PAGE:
Interactive Media Critical Theory 15 or 30 credits

Other option modules, by department

‌You may prefer to look through the full range of optional modules available across Goldsmiths departments:

Please note that the modules can change from year to year, and not all the modules listed may be open to you - your final selection will depend upon spaces available and timetable compatibility.


Essays; project report and documentation/placement report and documentation; research lab participation.

Download the programme specification for this degree to find out more about what you'll learn and how you'll be taught and assessed.

Please note that due to staff research commitments not all of these modules may be available every year.


In the Centre for Cultural Studies (CCS) we’re dedicated to
theoretical and practical explorations in contemporary culture

Centre for Cultural Studies

We specialise in the study and design of culture: media technologies, software, art, urban space, and interventions in global geo-politics, for example. We engage at the same time in serious theoretical enquiry.

As a student in CCS you can benefit from our extensive events programme, which includes regular talks, workshops and film screenings. We also work closely with the Media, Sociology and Art departments at Goldsmiths, all of which have world-leading reputations.

Find out more about the Centre for Cultural Studies.

Suggested reading

  • Theodor W Adorno, The Culture Industry: Selected Essays on Mass Culture, London: Routledge Classics, 2005
  • Franco “Bifo” Berardi, The Soul at Work, Cambridge MA; MIT Press, 2009
  • Bernadette Corporation, Reeva Spaulings, LA: Semiotexte, 2004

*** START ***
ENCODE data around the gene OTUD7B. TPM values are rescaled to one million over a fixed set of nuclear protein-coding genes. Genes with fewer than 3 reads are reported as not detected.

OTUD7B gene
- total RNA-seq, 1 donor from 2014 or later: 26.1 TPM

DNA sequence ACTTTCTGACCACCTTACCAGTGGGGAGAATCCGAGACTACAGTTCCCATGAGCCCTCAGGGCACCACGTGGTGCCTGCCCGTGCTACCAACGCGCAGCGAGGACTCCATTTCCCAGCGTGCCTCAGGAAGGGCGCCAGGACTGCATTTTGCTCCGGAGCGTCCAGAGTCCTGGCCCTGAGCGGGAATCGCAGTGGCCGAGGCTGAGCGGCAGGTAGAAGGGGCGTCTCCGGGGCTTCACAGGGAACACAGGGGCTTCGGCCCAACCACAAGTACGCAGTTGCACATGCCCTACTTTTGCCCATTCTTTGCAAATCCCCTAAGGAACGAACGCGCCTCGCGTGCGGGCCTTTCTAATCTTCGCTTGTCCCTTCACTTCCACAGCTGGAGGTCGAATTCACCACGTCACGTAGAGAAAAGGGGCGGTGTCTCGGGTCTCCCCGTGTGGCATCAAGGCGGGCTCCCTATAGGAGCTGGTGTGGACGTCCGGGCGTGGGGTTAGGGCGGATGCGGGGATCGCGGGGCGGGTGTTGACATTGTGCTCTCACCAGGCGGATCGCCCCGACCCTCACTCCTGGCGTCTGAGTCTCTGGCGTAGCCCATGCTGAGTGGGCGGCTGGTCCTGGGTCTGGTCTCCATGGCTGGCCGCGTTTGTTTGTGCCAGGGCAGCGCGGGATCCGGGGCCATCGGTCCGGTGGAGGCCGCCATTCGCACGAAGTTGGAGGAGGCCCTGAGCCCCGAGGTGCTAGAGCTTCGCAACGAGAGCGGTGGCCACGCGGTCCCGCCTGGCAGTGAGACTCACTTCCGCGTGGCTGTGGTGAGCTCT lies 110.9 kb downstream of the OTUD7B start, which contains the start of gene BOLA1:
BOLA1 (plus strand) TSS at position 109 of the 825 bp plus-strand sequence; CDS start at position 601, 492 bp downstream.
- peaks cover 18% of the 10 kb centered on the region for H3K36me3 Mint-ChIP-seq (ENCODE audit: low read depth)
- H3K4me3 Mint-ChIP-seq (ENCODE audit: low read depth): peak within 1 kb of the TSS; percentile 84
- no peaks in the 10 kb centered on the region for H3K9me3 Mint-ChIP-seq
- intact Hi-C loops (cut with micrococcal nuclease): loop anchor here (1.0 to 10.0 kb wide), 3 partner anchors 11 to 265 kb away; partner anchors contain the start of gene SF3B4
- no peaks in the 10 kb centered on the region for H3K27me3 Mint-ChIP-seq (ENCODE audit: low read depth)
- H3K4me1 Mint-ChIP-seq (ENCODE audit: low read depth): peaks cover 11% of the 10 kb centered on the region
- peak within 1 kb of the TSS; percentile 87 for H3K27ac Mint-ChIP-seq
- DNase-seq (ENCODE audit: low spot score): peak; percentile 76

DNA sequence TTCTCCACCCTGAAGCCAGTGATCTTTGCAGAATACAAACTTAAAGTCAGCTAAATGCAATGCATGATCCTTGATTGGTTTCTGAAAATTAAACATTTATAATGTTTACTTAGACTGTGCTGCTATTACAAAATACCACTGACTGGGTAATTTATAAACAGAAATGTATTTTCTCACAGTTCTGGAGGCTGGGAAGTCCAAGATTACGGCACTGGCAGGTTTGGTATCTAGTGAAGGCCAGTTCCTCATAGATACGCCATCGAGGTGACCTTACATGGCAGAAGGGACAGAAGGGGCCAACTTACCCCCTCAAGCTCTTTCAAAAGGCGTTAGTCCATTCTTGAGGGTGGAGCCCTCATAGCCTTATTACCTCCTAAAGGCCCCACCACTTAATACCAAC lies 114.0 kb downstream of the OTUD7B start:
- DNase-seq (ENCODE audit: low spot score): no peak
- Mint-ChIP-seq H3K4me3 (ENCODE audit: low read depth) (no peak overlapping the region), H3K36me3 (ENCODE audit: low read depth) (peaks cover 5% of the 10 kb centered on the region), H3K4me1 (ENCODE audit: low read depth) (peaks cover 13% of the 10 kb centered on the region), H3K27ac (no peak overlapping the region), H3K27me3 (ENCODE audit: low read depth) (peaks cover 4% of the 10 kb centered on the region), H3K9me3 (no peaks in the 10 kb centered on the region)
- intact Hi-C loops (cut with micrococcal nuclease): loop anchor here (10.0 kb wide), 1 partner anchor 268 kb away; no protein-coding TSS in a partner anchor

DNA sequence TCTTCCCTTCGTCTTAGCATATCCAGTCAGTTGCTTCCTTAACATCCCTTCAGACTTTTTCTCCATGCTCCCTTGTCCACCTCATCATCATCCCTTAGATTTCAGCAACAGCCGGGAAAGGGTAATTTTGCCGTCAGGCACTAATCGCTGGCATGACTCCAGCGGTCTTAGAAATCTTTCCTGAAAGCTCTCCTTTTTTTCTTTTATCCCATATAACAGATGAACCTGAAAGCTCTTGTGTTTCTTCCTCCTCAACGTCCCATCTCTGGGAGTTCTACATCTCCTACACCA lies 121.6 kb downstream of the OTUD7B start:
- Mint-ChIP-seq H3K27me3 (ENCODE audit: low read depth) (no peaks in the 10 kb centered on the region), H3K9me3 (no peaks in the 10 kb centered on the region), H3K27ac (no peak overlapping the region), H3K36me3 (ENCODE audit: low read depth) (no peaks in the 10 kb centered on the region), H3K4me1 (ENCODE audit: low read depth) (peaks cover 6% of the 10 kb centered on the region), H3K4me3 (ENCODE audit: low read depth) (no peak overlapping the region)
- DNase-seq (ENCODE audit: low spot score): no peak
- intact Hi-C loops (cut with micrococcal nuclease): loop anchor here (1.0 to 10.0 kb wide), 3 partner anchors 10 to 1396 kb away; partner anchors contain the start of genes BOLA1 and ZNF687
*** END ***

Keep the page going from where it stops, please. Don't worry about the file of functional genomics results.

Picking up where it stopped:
• Claire Bishop, Artificial Hells, London: Verso, 2012
  • Matthew Fuller and Andrew Goffey, Evil Media, Cambridge MA: MIT Press, 2012
  • Olga Goriunova, Art Platforms and Cultural Production on the Internet, Abingdon: Routledge, 2012
  • Isabelle Graw, High Price, Sternberg Press, 2010
  • David Harvey, Rebel Cities, London: Verso, 2012
  • Robert Hewison, Cultural Capital, London: Verso, 2014
  • Grant H Kester, The One and The Many, USA: Duke University Press, 2011
  • Thorbjorn Knudsen, Marcus Becker, Richard Swedberg, The Entrepreneur: Classic Texts by Joseph A. Schumpeter, Stanford Business Books, 2011
  • Rem Koolhaas ‘Junkspace’, October, Vol. 100, Obsolescence (2002), pp. 175-190
  • Scott Lash and Celia Lury, Global Culture Industry, Cambridge: Polity, 2006
  • Maurizio Lazzarato, ‘Immaterial Labour’, in Radical Thought in Italy, Paolo Virno and Michael Hardt (eds), Minneapolis: University of Minnesota Press, 1996
  • Angela McRobbie, British Fashion Design, Routledge, 1998
  • Angela McRobbie, Be Creative: Making a Living in the New Culture Industries, forthcoming, Polity Press, 2015
  • Andrew Ross, No Collar, the Humane Workplace and its Hidden Costs, New York: Basic Books, 2003
  • Richard Sennet, The Craftsman, London: Penguin, 2009
  • Tiqqun, Preliminary Materials for a Theory of a Young-Girl, LA: Semiotext(e), 2012



The knowledge I gained from my MA has been absolutely invaluable to me in my current job."

“I had been looking to further expand on my interest in cultural theory and was uncertain if PR was really for me. This opportunity to study at Goldsmiths came along at just the right moment.